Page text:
A report was handed down in Australia yesterday. Another report wasn’t.
The report looked at the death of a man who wanted to be Australian and the people who killed him, acting on behalf of all Australians.
The report that didn’t happen involved our best Aussie Rules footballer, Gary Ablett Jnr, not being cited for elbowing his Western Bulldogs opponent.
The Cornall report, prompted by a fatal bashing and other violence on Papua New Guinea’s Manus Island, will attract minimal public interest. The action occurred offshore, out of sight, out of mind, rather than during a televised sporting event.
The Ablett non-report will generate much discussion and many column centimetres. It will trigger allegations of bias in favour of the AFL’s reigning best and fairest player. Morons will boo the little champ each time he takes the field.
There’ll be little or no cat-calling about the asylum seekers being hit with much more than a stray elbow.
Fairfax journalist Tony Wright says it will take historians to appreciate the true significance of the Cornall report.
God help us if we have to wait for history to turn the spotlight to where it should be shining.
The late folk singer Pete Seeger had this to say about his profession, back in 2009: “My job is to show folks there’s a lot of good music in this world and, if used right, it may help to save the planet.”
A lofty goal, perhaps, but it resonates with me. I’m conscious that by writing a speculative fiction novel, I get to make predictions about how things could turn out if we don’t make changes now. I have the power to ask and answer the great, “What if?” Maybe that’s my opportunity to play a small part in saving the planet.
Given the apparent contempt for the environment from our current federal government, it feels like time for all of us to strive to make a difference in our own way.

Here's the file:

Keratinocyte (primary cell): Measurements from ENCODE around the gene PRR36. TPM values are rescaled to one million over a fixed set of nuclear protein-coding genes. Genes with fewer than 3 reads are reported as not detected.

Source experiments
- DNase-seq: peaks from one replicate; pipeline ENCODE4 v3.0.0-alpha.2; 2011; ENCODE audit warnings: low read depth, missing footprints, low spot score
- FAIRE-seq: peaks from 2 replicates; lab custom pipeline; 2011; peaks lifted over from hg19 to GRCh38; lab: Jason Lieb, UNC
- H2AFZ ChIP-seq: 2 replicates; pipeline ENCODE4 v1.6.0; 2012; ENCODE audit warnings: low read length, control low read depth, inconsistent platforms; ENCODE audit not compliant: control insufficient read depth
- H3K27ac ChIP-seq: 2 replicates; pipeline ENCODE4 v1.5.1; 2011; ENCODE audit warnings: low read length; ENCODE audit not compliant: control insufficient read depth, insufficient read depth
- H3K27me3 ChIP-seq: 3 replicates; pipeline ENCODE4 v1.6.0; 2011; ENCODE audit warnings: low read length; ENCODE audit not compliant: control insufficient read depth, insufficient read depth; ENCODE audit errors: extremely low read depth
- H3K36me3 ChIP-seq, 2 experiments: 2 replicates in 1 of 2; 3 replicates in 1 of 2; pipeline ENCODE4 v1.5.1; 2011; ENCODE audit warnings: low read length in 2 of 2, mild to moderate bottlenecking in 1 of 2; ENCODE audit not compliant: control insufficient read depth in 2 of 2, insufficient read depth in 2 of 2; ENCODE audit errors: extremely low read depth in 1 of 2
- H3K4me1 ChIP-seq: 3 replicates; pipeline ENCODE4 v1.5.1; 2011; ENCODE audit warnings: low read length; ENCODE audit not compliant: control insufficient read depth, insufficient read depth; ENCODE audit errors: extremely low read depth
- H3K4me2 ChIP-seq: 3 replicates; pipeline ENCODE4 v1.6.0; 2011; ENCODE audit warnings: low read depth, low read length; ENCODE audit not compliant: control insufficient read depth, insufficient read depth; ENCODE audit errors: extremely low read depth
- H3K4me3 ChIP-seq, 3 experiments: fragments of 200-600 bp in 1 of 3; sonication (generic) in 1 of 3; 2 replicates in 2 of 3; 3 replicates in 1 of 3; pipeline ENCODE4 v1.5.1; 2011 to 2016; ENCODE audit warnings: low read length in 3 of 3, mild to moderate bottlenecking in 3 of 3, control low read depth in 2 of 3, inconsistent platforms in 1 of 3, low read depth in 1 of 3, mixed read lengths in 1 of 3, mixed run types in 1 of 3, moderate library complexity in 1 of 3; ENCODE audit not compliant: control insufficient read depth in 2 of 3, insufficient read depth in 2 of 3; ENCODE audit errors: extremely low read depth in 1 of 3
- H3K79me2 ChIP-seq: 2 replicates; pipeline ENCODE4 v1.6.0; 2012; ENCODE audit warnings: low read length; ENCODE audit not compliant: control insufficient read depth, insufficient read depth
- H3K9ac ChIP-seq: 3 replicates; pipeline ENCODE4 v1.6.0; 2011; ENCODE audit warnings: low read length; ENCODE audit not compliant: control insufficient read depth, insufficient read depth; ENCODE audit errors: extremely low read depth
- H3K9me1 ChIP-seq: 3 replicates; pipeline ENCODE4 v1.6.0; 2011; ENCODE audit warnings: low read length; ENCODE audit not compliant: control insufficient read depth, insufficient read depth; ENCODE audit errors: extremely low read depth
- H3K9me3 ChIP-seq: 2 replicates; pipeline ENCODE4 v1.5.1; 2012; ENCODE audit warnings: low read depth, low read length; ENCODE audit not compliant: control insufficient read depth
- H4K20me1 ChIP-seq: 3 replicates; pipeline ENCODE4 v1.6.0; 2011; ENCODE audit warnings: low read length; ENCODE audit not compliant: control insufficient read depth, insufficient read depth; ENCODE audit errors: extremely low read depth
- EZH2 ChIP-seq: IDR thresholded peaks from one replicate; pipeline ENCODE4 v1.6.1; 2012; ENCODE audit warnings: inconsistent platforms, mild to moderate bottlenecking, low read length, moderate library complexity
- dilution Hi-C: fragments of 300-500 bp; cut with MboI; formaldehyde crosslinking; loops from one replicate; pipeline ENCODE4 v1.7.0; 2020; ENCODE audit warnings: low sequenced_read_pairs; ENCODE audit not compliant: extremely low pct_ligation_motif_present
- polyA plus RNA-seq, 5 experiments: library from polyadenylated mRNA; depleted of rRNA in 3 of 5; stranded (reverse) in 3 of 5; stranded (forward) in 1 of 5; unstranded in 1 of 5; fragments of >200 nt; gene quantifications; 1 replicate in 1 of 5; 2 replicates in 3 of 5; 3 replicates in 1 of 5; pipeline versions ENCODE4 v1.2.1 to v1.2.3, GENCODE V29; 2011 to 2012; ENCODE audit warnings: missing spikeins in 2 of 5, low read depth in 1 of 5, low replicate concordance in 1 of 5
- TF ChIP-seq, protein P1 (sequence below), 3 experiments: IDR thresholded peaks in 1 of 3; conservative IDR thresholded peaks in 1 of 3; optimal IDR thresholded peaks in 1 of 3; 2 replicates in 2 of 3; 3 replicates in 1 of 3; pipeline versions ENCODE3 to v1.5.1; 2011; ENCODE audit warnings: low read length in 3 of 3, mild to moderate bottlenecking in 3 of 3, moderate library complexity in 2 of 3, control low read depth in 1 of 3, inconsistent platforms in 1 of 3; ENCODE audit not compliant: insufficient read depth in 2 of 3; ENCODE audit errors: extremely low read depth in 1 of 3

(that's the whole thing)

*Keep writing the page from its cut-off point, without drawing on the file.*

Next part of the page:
Mr Seeger will be missed. Here’s Mr Bruce Springsteen and the fantastic E-Street Band paying homage to some of Mr Seeger’s work.
I had a night to remember last Sunday.
Friends of ours volunteer for a program that provides free books for people living in poverty or on the streets of Melbourne. The books are donated by students, teachers and families associated with Lauriston Girls’ School.
Every Sunday night the Lauries’ Books volunteers head out with the St Vincent de Paul soup vans to visit five inner-city locations. I was a fill-in for a friend who couldn’t make her shift.
At each stop we laid out a blanket and then a selection of donated books and magazines. As an author, it’s always fascinating observing how readers select books. This was particularly true on Sunday night. I can tell you that famous authors’ names in big embossed letters definitely make a difference as the Micheners, Ludlums, Cornwalls and the like went quickly. (Note to self: Write more books, get famous and get name on cover in big silver font.)
My guesses about which books would be ignored were way off the mark. Not having a roof over your head doesn’t mean you aren’t hungry for further learning; non-fiction titles on Edward de Bono and Jung were snapped up.
There were several parents looking for textbooks to help their children. We even had a request for a Spanish-English dictionary.
I didn’t count how many books we gave away but it was several boxes’ worth. There were many thank yous from people saying how reading provided comfort and made their days shorter. The donated books and magazines represented more than just entertainment.
I’ll sign off with a clip of an epic Bruce Springsteen song about homelessness, from a concert I was extremely fortunate to attend. Want to see some seriously twisted guitar magic by Mr Tom Morello? Check. It. Out.
Here’s Henry Rollins with a message to young people that pretty much mirrors thoughts I’ve been wrestling after visiting a disparate selection of schools this year. Thanks to @waylonlewis who found and plugged the link. And bravo to Mr Rollins, who is way more eloquent than me.